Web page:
A recent investigation found that Team Trump may have used unsuitable data to analyze worker safety to promote a rule that allows meatpacking plants to eliminate federal limits on how quickly workers can slaughter hogs.
The report by the USDA Office of Inspector General was released as coronavirus cases soar in meatpacking plants. At least 102 meatpacking workers have died, according to the Food & Environment Reporting Network. More than 30,000 meatpacking workers have tested positive for COVID-19, including 170 workers at Quality Pork Processors, Inc. in Austin, Minn., and 1,031 at Tyson Foods pork plant in Waterloo, Iowa, where at least five workers have died.
"The inspector general's report provides an additional reason why the rule eliminating the maximum line speeds cannot stand," said Adam Pulver, an attorney for Public Citizen which in representing unions in a lawsuit over the rule.
Team Trump's lack of concern about workers who process pigs into the bacon and pork chops we eat is akin to Trump's no-testing policy for the coronavirus.
Trump's Food Safety and Inspection Service, the part of the Agriculture Department that is supposed to serve as the public health arm to ensure a safe supply of commercial meat, poultry and eggs, called the audit "misguided." The agency said a 2011 executive order from President Barack Obama about reviewing regulations and guidelines about information quality didn't apply to "preliminary analysis" that it said was not used as a "foundation" to write the new rule.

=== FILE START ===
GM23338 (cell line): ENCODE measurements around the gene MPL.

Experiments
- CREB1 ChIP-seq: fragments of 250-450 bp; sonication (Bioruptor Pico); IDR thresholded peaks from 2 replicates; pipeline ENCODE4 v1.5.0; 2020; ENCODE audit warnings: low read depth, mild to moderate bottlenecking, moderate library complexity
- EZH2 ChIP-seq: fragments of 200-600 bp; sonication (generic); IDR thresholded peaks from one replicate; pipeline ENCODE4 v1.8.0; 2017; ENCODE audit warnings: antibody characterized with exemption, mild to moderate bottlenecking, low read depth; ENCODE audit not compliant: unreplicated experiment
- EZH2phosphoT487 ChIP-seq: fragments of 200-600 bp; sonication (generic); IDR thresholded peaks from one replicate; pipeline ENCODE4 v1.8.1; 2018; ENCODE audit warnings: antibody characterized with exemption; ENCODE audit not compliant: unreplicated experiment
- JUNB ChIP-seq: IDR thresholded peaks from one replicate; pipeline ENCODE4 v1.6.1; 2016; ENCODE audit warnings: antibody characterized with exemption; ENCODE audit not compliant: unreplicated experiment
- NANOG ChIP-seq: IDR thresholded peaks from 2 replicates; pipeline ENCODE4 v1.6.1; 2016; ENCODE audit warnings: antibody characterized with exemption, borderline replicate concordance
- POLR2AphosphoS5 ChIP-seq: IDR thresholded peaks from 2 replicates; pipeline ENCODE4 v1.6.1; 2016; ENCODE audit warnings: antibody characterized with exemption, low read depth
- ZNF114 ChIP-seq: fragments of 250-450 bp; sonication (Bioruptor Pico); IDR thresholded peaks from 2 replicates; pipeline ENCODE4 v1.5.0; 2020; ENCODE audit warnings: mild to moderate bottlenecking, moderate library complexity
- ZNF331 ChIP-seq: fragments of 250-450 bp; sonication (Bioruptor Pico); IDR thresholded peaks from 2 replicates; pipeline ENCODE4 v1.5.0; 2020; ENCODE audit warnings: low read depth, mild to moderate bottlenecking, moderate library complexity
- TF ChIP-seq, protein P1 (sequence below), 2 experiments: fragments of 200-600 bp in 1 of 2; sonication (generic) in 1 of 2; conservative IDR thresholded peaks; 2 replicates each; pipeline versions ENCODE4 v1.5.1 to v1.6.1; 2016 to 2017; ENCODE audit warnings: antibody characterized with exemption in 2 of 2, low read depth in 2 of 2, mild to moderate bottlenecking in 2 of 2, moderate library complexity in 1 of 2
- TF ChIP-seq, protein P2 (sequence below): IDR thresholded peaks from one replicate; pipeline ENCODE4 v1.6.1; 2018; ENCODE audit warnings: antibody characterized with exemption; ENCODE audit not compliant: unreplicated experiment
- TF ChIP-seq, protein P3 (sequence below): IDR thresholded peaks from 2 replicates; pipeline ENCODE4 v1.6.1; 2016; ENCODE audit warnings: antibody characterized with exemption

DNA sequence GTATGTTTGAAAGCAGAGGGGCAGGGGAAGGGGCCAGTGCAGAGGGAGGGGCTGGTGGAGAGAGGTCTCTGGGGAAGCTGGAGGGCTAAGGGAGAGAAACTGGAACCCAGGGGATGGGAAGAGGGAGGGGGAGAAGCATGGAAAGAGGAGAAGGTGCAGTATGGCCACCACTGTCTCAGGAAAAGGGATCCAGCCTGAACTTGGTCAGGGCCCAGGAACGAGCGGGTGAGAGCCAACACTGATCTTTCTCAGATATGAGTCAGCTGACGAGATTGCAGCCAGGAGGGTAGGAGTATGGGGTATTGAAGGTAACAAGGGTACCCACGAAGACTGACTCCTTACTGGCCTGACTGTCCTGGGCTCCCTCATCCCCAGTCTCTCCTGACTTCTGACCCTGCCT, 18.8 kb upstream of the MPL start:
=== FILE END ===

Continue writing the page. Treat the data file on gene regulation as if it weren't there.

"Pink slime" expert in charge
Quality Pork Producers' Austin, Minn., plant, which supplies meat to a nearby Hormel Foods plant, was one of five hog slaughterhouses that participated in pilot study for the USDA about how fast workers could process slaughtered hogs. The previous limit for slaughtering lines for pork plants that could implement the new system was 1,106 hogs an hour.
The agency claimed that Quality Pork Producers and the four other slaughterhouses with higher line speeds had lower average numbers of reported injuries for three federal rates of injury and illness than traditional plants operating at slower speeds.
No data for 9 out 10 years
But the audit found that the data used in the analysis were incomplete. Injury and illness rates were available for only one year out of a decade in three of the 24 traditional plants used in the analysis. Only one of the 29 plants—the plants operating at faster and slower speeds—had data for the entire decade. The agency also didn't verify if the data were accurate.
Studies funded by the National Institute for Occupational Safety and Health identify line speed as a leading cause of worker cuts.
Organizations asked for the methodology and data behind the analysis when the rule was proposed, but the Trump USDA wouldn't produce it while the proposal was being commented on. In the final rule, published Oct. 1, the agency said it lacked the authority and expertise to regulate worker safety. The rule took effect on Dec. 2.
No valid conclusion
Two experts from Texas State University also analyzed the materials used in the worker safety analysis and concluded it was "impossible for FSIS to draw any statistically valid conclusion about worker injury rate differences."
The United Food and Commercial Workers Union, three of its locals and the AFL-CIO sued tbe USDA over the rule, saying eliminating the speed limit for slaughtering hogs would cause more worker injuries. Meatpacking workers have the highest rate of occupational illness of any private industry in our nation, and that was before the coronavirus.
Judge Joan Ericksen, who was nominated by President George W. Bush, ruled in April that the part of the lawsuit about line speed could go forward but dismissed two other claims. FSIS now is asking the judge to put the case on hold so the agency can address concerns about worker safety.